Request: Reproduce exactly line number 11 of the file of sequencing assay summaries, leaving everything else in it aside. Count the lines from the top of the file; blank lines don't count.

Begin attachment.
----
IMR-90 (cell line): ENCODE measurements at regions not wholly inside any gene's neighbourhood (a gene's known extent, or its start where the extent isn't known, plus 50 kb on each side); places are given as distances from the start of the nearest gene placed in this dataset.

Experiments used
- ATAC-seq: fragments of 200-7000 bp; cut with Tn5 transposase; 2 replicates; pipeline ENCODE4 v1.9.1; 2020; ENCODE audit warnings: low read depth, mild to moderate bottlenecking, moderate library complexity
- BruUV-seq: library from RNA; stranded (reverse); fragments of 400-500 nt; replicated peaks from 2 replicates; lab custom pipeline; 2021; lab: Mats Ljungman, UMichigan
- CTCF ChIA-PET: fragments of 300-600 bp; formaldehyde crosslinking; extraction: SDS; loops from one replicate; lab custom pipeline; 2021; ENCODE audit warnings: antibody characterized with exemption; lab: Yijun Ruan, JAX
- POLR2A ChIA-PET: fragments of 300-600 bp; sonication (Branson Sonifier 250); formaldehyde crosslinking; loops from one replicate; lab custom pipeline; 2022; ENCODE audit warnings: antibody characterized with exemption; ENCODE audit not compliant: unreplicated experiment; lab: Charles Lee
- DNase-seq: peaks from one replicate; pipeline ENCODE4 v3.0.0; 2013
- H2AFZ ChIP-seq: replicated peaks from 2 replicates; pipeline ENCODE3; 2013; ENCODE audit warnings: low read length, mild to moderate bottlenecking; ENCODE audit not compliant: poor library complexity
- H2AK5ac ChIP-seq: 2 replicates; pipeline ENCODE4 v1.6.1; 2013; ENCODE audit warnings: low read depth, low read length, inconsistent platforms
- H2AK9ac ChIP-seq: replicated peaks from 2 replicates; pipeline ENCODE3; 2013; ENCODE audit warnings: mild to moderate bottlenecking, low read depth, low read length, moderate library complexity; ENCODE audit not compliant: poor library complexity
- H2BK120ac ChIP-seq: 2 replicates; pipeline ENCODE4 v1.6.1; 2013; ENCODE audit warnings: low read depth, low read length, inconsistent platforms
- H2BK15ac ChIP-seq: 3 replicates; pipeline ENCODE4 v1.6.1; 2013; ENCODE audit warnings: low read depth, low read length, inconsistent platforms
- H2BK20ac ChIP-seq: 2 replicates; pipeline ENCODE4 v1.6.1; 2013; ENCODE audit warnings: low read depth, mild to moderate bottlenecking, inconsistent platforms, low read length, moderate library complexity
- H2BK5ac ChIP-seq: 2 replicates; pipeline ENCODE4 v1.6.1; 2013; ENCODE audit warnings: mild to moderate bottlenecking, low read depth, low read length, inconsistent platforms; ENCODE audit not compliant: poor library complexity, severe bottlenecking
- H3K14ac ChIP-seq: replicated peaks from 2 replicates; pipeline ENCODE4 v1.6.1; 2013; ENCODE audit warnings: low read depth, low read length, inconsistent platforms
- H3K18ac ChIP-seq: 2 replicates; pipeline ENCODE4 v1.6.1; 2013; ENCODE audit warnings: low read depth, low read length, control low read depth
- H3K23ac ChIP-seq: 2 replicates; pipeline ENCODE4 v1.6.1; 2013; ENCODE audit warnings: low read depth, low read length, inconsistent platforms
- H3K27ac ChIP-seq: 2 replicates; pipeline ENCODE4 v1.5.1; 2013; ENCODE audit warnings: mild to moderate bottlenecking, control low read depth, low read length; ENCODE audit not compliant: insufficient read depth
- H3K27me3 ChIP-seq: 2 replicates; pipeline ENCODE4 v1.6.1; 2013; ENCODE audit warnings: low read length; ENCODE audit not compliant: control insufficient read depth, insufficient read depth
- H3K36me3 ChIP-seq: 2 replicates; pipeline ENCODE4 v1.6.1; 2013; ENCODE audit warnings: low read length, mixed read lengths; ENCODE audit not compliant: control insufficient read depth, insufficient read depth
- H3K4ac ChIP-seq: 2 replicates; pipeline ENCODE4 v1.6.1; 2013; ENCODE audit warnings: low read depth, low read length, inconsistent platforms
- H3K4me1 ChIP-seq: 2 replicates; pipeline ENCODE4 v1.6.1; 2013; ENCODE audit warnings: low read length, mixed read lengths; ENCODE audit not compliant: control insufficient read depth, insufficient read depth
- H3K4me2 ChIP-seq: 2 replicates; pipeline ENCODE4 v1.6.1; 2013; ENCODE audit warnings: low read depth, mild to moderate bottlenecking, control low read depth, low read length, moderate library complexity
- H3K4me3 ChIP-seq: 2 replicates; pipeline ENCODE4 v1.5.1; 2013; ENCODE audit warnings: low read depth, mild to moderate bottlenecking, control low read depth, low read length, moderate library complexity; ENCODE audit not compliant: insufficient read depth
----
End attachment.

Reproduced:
- H2BK120ac ChIP-seq: 2 replicates; pipeline ENCODE4 v1.6.1; 2013; ENCODE audit warnings: low read depth, low read length, inconsistent platforms